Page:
A surprising lack of offers for such a successful company led to the 1985 acquisition of Infocom by Activision. This turned out to be the beginning of the end for Infocom. While relations were cordial between the two companies at first, the departure of James Levy from Activision left Bruce Davis in charge. Davis believed that his company had paid too much for Infocom and initiated a lawsuit against them to recoup some of the cost. Furthermore, he made a string of poor, heavy-handed decisions that made Infocom unprofitable. For example:

  • Davis demanded they use Activision's packaging plant instead of their own in-house one, raising the cost of each package from $0.45 each to over $0.90 each. In addition, the Activision plant made numerous mistakes in packaging where the Infocom one almost never did.
  • Infocom had a successful marketing approach that kept all their games in store inventories for years. Because of this, older titles sales often kept pace with sales of newer games. For example, because Zork was available for years after its initial release in 1980, it continued to top charts in sales well into the mid-1980s. Activision preferred to market Infocom's games the way they marketed their other titles: replacing older titles with newer ones. While this made sense for the graphically intensive games that made up the rest of Activision's catalog, since Infocom games were text based, it didn't make sense--the newer games didn't have improved text. This marketing approach cut off potential revenue for numerous Infocom titles that had consistently brought in money for several years.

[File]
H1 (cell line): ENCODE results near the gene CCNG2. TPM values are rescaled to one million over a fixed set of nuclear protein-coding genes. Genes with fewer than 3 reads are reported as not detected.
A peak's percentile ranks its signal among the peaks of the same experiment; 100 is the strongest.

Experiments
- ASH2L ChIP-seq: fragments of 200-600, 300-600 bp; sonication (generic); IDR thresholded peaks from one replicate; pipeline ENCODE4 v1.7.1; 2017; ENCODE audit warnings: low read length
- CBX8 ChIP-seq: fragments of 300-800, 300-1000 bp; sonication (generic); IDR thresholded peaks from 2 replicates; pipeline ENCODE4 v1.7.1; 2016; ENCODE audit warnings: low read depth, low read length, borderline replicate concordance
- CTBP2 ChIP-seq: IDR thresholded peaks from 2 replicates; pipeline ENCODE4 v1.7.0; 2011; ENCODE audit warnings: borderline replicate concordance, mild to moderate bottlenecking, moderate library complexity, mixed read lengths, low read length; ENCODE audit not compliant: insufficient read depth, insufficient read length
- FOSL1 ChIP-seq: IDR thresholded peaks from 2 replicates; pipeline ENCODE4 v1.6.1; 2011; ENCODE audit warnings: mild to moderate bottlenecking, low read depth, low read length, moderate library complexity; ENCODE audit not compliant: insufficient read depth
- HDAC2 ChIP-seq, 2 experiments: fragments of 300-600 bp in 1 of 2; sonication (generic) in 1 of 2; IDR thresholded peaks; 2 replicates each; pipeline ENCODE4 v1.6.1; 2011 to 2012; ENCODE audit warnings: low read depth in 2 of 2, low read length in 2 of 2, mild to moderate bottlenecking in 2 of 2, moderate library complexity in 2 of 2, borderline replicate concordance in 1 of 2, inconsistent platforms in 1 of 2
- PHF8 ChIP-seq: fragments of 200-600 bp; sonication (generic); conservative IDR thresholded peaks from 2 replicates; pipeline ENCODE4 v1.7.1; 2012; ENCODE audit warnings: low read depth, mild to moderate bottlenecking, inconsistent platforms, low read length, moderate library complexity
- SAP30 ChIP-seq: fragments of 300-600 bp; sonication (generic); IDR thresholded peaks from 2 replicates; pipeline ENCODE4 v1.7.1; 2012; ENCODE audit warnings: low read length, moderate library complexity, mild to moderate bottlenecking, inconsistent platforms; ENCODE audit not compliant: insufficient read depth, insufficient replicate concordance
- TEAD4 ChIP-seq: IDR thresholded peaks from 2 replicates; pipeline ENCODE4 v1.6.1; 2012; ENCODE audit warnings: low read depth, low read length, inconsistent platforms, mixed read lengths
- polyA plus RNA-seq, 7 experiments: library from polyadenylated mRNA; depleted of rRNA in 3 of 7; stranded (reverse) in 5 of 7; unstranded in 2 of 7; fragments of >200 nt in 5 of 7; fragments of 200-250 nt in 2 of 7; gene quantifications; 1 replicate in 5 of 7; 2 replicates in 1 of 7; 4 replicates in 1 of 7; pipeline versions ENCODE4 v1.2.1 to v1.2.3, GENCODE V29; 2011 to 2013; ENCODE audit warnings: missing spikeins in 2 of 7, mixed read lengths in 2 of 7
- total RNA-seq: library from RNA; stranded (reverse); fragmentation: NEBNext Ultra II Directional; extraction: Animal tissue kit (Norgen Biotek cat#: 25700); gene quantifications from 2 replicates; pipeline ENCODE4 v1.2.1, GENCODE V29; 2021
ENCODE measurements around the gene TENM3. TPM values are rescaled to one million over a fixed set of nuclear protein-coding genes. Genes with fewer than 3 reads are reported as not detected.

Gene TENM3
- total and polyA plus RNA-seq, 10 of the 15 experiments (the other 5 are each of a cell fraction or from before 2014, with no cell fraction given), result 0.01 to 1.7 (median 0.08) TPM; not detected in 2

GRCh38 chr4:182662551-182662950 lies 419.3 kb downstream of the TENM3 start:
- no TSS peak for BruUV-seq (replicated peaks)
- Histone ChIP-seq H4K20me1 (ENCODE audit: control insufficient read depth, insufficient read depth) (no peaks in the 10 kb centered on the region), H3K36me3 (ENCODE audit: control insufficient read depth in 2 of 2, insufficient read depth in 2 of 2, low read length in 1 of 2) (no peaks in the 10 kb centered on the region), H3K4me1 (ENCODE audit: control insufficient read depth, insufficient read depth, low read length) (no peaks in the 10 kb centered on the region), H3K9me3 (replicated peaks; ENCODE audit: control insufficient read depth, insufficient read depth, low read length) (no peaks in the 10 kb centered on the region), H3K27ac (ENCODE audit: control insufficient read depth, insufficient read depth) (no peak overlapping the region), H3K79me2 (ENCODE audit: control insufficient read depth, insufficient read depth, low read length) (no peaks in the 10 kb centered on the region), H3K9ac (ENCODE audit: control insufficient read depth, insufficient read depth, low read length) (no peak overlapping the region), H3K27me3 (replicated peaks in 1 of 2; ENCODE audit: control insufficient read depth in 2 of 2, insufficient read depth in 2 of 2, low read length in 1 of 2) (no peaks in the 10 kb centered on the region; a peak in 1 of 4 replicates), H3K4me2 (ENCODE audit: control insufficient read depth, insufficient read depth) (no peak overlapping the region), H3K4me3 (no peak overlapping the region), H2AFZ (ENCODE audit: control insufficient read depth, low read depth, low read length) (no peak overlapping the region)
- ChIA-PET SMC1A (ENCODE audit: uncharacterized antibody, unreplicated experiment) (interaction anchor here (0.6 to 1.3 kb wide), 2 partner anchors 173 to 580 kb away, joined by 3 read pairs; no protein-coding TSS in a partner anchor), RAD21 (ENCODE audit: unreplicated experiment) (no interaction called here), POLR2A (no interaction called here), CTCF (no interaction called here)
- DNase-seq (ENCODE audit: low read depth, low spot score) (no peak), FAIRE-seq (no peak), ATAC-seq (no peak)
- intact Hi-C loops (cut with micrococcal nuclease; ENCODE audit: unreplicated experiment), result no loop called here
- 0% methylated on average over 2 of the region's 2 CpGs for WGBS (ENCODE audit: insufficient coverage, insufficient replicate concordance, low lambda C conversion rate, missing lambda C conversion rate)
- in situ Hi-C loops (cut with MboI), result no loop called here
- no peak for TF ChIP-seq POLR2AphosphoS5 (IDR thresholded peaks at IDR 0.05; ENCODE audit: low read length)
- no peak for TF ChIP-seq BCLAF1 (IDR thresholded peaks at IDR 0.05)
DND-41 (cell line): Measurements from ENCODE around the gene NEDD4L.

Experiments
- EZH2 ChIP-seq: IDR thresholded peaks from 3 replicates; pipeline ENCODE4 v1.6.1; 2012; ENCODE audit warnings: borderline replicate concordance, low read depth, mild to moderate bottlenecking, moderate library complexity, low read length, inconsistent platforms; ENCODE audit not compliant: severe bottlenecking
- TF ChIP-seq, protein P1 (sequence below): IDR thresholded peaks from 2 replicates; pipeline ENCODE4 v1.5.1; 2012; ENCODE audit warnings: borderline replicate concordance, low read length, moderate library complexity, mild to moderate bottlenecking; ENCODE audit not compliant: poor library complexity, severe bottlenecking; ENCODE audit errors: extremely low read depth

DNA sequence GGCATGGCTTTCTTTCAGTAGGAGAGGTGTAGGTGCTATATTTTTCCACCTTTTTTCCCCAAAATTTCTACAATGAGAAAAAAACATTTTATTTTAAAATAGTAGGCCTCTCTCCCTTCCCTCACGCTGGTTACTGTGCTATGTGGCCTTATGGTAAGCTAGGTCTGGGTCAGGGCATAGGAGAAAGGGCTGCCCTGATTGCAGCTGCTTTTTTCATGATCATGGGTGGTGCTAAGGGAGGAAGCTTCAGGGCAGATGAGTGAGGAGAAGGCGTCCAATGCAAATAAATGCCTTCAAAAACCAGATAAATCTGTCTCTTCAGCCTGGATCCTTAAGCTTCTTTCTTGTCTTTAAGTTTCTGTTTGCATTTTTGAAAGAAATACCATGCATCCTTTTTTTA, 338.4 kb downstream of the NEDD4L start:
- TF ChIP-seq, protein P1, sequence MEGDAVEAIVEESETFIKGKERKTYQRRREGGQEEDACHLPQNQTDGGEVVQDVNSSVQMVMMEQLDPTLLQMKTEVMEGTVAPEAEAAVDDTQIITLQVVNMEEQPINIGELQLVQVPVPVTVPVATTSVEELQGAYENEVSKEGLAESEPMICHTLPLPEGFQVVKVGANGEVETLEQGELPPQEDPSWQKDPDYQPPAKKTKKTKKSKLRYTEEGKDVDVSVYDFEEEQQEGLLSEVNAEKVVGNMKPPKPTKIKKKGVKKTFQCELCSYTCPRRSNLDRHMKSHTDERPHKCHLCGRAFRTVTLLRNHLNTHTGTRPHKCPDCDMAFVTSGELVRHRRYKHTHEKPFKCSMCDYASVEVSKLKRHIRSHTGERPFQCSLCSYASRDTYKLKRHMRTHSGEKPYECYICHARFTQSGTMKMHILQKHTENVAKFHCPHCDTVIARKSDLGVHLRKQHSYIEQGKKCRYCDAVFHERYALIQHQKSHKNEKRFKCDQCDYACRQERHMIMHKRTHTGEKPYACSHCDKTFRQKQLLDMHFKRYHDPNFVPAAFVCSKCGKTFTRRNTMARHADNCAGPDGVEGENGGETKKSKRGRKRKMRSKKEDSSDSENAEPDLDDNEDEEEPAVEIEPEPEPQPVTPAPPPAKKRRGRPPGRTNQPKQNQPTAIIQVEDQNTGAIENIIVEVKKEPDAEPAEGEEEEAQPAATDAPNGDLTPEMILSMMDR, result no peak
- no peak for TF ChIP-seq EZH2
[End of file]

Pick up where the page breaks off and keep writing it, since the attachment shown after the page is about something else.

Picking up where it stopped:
• Davis demanded the struggling developer must produce eight titles a year. Infocom had traditionally produced about four games per year with more staff than they currently had.
  • Davis pushed Infocom to release more graphical games, but the one they did release bombed. This was, in part, due to Infocom's long-standing rule of maximum portability; a game that could display graphics on a number of different systems couldn't take advantage of the strengths of any of them.